Verbal sparring over the conviction of Australian citizen Stern Hu and three colleagues underlined foreign investors’ concers about legal transparency in China and the potential for conflict between the trading partners.
“In holding part of the trial in secret, China, I believe, has missed an opportunity to demonstrate to the world at large transparency that would be consistent with its emerging global role,” Australian Prime Minister Kevin Rudd said.
But Rudd, keen to draw a line under the squabble with its top export partner, said disagreement over the trial would not hit the booming trade between the two countries.
A Shanghai court convicted the four Rio Tinto men of taking bribes and stealing commercial secrets, handing out jail terms on Monday ranging between seven and 14 years.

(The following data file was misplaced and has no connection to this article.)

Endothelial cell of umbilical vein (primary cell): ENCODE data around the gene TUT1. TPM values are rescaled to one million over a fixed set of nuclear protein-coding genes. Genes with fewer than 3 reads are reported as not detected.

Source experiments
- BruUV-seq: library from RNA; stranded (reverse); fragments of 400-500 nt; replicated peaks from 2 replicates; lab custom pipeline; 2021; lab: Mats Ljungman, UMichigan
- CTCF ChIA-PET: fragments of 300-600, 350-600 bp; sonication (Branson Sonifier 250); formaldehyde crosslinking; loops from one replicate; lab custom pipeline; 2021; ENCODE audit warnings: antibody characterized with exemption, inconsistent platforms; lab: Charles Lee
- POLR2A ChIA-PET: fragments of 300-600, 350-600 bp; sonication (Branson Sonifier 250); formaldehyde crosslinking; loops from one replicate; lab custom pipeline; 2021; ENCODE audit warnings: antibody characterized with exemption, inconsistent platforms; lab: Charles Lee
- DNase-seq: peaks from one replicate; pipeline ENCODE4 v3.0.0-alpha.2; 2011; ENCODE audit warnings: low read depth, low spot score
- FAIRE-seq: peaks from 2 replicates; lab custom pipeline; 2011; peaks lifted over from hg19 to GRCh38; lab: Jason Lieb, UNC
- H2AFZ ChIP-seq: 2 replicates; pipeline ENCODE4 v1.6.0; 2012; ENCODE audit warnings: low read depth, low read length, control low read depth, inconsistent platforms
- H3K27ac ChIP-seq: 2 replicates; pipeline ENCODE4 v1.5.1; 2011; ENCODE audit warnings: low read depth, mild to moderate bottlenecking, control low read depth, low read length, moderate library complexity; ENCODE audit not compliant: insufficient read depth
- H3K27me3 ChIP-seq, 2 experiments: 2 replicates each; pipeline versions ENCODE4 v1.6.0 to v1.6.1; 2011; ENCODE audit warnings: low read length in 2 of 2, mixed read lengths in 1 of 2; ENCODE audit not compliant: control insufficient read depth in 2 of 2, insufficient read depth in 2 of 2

“We express serious concern about the Australian statements on the Rio Tinto case. The Rio case is a criminal case, and the Chinese side has already given its verdict,” a Chinese Foreign Ministry spokesman said. “Australia should respect this outcome and stop making irresponsible comments.”
Rio immediately sacked its four employees, who had pleaded guilty to taking kickbacks. All but one contested separate charges of stealing commercial secrets.